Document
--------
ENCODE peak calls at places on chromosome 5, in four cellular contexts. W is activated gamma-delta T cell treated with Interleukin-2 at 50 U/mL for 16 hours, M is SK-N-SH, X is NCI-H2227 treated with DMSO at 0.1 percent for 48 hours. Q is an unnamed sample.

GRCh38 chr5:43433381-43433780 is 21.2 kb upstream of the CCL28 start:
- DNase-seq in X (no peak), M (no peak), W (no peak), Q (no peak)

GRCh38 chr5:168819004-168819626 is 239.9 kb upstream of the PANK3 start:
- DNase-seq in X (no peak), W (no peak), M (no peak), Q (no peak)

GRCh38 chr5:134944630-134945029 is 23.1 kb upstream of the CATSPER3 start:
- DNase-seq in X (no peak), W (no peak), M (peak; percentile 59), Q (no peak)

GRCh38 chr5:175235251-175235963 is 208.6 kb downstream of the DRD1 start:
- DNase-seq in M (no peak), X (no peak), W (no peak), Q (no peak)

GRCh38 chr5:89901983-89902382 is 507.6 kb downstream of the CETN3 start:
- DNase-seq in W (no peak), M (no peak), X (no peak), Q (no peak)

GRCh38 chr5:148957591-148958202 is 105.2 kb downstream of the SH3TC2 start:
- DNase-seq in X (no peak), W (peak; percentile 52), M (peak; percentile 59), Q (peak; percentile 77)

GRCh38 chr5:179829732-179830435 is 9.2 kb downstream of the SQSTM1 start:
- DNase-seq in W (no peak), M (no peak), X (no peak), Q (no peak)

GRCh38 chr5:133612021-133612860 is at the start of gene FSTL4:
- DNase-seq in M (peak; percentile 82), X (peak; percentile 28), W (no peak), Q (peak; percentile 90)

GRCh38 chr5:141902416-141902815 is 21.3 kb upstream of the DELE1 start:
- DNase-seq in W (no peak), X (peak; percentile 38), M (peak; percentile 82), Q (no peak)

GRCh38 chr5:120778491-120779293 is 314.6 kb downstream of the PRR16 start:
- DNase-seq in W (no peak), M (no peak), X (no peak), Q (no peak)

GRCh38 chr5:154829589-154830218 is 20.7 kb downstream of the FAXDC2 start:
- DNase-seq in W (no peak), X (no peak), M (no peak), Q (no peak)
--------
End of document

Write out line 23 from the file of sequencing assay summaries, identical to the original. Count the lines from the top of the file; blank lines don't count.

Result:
- DNase-seq in W (no peak), X (no peak), M (no peak), Q (no peak)